It’s Putin’s Business, Not Yours

Gospodin Putin has been quite grumpy this past week. All the protests and such. And, of course, it’s ruining my day, because I’m simply his shadow. For those of you who don’t know me, I’m Russian President Vladimir Putin’s (fictional) personal aide. You may recognize me from I, Putin (Vladimir Putin novel) by Jennifer Ciotta. I’ve decided to put my English to good use and start this blog.

As you can imagine, I shouldn’t be writing about my boss. I’d be fired on the spot, but he doesn’t read English (or claims not to) and he has a lot going on right now. Also, I’ve arranged for my IP address to lead back to an American computer, so I should be fine.

For those of you who have read the novel, yes, I’m still working for Putin, and yes, he was re-elected to the presidency last week. I haven’t had a break from my job in months, literally not a day off.

In the interest of some creative expression, I think I’ll use this forum to discuss how I feel about articles and people I find fascinating, and I’ll keep you up-to-date on my life and Putin’s life. So let’s start.

On March 6, 2012, Professor Stephen Cohen of New York University did an interview on DemocracyNow.org. Watching the broadcast, I was impressed with one of Cohen’s statements: “Vice President Biden went to Russia last year and tried to persuade Putin not to return to the presidency. In a crude way, it’s none of our business.”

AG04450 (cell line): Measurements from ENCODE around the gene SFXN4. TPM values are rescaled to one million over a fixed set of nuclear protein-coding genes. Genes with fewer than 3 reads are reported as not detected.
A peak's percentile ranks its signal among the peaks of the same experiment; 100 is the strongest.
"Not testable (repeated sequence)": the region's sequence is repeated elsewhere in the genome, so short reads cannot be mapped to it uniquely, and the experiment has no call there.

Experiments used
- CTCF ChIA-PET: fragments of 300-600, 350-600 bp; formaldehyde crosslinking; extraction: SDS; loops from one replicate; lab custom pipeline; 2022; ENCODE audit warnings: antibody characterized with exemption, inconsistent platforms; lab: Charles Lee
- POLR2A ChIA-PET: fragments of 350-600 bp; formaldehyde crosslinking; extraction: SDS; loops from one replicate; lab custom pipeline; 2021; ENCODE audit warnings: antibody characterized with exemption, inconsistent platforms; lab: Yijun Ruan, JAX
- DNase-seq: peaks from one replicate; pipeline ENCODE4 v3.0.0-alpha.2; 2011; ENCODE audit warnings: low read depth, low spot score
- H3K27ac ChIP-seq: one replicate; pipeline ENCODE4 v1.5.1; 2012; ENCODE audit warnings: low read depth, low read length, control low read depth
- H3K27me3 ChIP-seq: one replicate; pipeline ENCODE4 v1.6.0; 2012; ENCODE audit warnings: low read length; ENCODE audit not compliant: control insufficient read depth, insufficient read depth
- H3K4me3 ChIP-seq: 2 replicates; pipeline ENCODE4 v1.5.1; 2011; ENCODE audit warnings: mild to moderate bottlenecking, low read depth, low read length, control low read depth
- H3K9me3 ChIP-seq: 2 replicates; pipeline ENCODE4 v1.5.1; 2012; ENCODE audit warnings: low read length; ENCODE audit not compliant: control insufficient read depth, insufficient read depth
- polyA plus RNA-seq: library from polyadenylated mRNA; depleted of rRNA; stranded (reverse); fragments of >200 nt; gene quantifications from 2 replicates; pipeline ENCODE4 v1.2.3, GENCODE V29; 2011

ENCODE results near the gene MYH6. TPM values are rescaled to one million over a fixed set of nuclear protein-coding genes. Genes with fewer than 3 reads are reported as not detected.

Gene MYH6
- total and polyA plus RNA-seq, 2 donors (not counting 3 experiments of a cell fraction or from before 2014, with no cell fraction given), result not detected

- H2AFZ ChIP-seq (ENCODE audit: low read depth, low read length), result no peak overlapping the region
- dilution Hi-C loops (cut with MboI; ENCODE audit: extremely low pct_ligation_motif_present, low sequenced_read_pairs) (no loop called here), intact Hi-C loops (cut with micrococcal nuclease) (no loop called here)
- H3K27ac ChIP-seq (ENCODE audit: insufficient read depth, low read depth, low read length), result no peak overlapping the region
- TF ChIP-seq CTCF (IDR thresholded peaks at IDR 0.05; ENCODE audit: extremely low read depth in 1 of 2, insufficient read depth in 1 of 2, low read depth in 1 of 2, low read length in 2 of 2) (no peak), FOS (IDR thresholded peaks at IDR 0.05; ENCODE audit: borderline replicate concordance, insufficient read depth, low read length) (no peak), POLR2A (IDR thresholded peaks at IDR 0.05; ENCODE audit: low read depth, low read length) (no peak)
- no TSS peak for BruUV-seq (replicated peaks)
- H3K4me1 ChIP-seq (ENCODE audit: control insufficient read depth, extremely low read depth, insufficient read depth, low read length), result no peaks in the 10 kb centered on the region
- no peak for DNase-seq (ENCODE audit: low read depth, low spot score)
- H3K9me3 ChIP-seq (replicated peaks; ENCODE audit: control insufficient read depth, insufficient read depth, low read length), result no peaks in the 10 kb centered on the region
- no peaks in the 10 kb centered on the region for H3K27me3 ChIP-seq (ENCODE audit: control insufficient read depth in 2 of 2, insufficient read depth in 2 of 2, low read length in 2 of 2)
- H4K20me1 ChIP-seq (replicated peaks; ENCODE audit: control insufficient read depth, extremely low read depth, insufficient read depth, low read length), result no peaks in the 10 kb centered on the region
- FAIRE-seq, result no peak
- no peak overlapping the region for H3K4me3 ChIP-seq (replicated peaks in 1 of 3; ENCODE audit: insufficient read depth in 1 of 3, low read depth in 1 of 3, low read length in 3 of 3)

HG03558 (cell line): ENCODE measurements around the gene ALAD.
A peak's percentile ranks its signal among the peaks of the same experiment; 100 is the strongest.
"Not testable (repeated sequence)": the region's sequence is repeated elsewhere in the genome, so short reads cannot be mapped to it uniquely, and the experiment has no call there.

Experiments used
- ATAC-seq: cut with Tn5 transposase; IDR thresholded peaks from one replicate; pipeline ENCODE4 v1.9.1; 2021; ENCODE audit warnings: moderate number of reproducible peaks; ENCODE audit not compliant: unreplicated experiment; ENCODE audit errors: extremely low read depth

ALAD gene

He’s right.

It isn’t crude or outlandish, it’s the truth. Could you imagine Gospodin Putin or Medvedev telling Obama he shouldn’t run for president this year? It would be considered extremely rude, arrogant and an overstep of bounds, but for some reason, the US thinks she can do that.

The US has a long history of involving herself in situations where she doesn’t belong. Sometimes, it’s proven beneficial i.e. World War II, while other times, it’s been invasive. To me, we have a democracy in Russia, but it’s a different kind of democracy than the US. People were protesting on the streets earlier today, similar to the Occupy Movement. As Cohen said, there are rules for protestors, like the US. In fact, several months ago I saw on television New York City policemen kicking the Occupy protestors out of their tent cities for rules of sanitation, and if I remember correctly, technically NYC parks are closed after dark. Thus, the police had the right. It’s the same here; once the permit time expires, the protestors have to go, but the important part is they are able to protest. If you ask me or my sister Tanya, that’s a far cry from the Soviet Union, where we couldn’t utter a word against the government.

As a loyal Russian, I’m proud of my country, and I’m proud of how far we’ve come since the fall of the Soviet Union. Many people around the world doubted our organizational skills, yet we organized efficiently, and in a span of less than 25 years, we are a superpower once again. We have achieved democracy, perhaps not in a Westernized form, but it is a democracy.

I’m exhausted. It’s 22.31 Moscow time and I have to get up at 6.00. I’ll write soon.

пока (bye),

гоша (Gosha)